- the characters are in the main forgettable. A shame, as there was plenty of scope for some quirky roles.
- It was very much a one trick pony when it came to the schlock horror. Granny's teeth and bodily fluids being forced into Christine's mouth were OK the first time, but the effects definitely peak too early.
- the predictable "twist" at the end was, frankly, rubbish. I like teasing hints as to what is going to happen provided it is for a minor plot point. After all, it's quite good fun to predict things. When it's clear that the sole twist of the film is being telegraphed from early on though, then all fun value is lost. The whole Envelope Mixup was contrived and unsatisfying. However, I'm prepared to admit I'm in the minority here, as looking on Imdb I'm yet again amazed by how many people are praising the "clever ending". Quite how people with such severe ADHD manage to even coordinate a trip to the cinema is beyond me...
So, how could the ending have been improved?
Glad you asked! I reckon it would have been a rather clever little initial twist for Mrs Ganush, the Indian psychic and the other paranormal gypsy entourage to seem to be in league, making the whole film a sophisticated scam. Nothing that happens to Christine is completely beyond the ability of fraudsters familiar with a few parlour magic tricks. It would have tied in well with the escalating fees being charged too ($60 followed by $10,000 had all the signs of a great scam!). The way this could have been "discovered" would have been by the sceptical boyfriend, who already distrusts the psychic. Christine would of course have been overhwelmingly relieved, and accept his marriage proposal...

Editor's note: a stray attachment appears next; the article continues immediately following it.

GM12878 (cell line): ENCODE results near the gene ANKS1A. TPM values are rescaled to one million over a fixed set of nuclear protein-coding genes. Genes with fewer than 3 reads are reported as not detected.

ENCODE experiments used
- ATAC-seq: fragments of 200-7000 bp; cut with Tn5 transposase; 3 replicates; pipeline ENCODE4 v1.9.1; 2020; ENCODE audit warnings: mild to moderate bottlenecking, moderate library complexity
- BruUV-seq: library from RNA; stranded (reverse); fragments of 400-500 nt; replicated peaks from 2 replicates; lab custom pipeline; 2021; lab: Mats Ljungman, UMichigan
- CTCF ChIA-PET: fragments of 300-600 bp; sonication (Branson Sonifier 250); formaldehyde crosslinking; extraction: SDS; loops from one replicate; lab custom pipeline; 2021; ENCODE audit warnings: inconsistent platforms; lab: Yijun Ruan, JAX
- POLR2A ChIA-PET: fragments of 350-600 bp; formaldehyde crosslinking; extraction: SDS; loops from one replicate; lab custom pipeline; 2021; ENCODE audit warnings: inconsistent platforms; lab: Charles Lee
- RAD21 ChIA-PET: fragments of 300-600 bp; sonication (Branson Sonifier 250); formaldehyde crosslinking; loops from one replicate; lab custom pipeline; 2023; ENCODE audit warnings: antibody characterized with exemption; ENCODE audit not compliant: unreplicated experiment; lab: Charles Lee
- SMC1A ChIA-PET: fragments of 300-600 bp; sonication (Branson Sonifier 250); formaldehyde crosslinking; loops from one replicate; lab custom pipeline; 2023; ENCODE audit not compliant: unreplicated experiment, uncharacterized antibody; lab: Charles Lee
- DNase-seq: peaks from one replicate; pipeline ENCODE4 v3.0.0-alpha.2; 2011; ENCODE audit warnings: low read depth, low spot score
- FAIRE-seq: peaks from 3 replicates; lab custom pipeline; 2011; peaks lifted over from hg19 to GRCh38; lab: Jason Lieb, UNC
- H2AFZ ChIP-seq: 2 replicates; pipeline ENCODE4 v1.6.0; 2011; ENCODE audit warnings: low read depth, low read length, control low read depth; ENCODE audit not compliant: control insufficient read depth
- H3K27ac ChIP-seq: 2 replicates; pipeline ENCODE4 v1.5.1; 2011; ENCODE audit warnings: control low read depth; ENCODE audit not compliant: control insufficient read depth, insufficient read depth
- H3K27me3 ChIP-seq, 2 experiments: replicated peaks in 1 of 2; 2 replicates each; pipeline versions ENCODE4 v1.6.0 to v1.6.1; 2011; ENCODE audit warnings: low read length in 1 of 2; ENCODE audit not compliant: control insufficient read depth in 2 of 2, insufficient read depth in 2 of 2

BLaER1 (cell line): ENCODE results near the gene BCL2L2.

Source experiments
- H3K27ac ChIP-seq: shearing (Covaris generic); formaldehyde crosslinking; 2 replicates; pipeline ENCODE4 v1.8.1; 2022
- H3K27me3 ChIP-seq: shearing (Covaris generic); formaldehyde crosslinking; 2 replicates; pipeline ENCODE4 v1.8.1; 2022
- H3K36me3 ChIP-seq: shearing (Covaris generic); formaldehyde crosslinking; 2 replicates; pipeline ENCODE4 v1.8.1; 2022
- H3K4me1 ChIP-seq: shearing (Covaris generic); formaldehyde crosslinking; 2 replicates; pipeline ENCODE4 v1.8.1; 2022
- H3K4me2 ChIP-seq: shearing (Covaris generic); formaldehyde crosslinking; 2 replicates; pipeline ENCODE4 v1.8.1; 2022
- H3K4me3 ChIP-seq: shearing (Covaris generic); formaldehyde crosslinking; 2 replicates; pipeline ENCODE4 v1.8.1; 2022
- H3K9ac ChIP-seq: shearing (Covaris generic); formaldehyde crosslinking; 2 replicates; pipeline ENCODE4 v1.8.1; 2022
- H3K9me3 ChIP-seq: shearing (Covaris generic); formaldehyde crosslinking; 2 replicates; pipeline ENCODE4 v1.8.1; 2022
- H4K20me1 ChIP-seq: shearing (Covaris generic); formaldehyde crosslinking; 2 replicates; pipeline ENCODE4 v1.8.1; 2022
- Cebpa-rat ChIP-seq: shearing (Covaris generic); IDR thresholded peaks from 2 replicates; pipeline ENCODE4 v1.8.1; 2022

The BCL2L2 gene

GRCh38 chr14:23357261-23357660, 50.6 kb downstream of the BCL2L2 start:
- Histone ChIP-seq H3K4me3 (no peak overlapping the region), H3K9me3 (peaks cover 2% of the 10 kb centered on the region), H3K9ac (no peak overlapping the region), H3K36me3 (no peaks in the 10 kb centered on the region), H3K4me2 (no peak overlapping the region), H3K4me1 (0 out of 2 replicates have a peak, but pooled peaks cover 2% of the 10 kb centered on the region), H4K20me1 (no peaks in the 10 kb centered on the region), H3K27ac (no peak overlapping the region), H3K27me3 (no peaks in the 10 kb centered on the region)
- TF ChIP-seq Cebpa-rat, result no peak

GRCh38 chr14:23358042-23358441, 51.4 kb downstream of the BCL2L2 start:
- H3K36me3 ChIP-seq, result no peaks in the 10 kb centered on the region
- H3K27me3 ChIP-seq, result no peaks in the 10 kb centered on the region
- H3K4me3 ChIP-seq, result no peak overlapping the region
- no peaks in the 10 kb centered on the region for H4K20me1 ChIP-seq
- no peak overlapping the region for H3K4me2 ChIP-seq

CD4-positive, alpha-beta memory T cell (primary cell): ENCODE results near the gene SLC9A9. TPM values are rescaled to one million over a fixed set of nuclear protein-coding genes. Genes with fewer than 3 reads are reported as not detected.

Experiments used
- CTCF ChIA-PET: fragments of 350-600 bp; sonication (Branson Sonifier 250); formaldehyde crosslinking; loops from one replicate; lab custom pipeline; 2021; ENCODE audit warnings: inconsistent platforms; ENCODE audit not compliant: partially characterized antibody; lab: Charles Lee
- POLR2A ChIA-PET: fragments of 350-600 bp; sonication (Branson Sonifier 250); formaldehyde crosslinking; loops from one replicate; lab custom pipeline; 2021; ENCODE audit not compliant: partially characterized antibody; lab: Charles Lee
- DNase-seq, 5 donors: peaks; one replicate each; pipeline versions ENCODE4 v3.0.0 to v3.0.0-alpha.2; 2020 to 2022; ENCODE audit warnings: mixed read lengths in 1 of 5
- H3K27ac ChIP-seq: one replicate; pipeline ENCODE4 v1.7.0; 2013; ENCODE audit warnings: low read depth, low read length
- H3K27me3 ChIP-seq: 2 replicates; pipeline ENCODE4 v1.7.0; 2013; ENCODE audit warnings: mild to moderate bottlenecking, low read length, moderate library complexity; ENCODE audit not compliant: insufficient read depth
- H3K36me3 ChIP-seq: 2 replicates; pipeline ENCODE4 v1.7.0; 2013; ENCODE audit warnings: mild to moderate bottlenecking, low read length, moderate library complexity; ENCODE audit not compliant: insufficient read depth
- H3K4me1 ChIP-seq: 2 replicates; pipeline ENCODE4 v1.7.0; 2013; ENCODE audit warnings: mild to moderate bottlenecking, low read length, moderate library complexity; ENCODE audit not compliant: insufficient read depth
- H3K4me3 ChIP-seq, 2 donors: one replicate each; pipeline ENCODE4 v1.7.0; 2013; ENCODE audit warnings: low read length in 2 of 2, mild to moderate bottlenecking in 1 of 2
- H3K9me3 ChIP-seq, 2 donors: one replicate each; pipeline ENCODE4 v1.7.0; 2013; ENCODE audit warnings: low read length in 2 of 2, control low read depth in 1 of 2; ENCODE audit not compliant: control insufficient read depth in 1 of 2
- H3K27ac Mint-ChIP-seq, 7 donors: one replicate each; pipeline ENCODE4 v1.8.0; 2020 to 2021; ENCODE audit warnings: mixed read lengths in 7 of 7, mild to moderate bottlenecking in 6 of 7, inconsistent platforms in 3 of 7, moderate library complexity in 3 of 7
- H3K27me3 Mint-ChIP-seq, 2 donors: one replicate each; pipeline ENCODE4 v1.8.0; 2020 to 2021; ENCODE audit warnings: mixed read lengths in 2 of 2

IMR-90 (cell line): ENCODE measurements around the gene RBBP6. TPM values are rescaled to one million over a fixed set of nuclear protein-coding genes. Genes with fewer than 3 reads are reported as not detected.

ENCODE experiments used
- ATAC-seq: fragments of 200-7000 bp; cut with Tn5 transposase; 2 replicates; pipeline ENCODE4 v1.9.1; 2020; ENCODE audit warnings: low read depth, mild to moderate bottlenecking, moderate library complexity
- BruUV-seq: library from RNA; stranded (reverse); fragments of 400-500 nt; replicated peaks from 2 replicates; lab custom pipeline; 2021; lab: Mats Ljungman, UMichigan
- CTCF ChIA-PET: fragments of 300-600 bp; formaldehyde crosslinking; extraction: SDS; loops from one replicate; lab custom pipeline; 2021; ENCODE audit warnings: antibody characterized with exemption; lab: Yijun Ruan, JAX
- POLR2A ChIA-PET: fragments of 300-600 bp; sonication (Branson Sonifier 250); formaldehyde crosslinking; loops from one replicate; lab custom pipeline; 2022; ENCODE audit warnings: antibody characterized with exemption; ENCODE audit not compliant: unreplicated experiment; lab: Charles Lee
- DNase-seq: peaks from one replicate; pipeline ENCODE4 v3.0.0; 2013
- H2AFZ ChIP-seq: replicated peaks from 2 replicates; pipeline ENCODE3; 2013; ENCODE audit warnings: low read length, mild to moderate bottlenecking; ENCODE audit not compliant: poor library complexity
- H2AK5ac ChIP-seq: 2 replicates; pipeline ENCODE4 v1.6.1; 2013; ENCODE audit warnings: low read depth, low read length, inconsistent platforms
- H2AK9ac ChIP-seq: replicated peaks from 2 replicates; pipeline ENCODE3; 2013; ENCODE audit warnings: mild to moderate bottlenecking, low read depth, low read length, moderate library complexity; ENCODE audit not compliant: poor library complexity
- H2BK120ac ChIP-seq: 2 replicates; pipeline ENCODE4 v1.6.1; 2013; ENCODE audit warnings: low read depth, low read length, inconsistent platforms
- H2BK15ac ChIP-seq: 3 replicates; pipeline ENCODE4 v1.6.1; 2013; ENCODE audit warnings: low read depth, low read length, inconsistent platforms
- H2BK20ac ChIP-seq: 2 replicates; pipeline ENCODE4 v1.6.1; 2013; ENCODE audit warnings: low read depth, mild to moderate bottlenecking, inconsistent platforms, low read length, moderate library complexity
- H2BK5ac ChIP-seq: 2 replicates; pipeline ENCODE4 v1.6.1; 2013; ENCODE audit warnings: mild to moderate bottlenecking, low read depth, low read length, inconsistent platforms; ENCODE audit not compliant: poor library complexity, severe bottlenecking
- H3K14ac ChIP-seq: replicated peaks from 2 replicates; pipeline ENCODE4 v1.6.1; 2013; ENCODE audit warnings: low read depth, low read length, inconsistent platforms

...of course, that wouldn't be the true ending, as this is a horror film, so for the final twist at the train station, her boyfriend would surprise her by offering the button back, which she thought was safely given away. There would be a flicker of genuine pain when she saw the fateful button, followed by a resigned but cruel smile: "That's ok sweetie, you keep it", she'd say, and then watch with mixed emotions as he is the one run over by the train.
This would tie in perfectly with the psychic's prediction about what she would be willing to do rather than risk being taken by the lamia, and in my opinion would have made for a far better ending.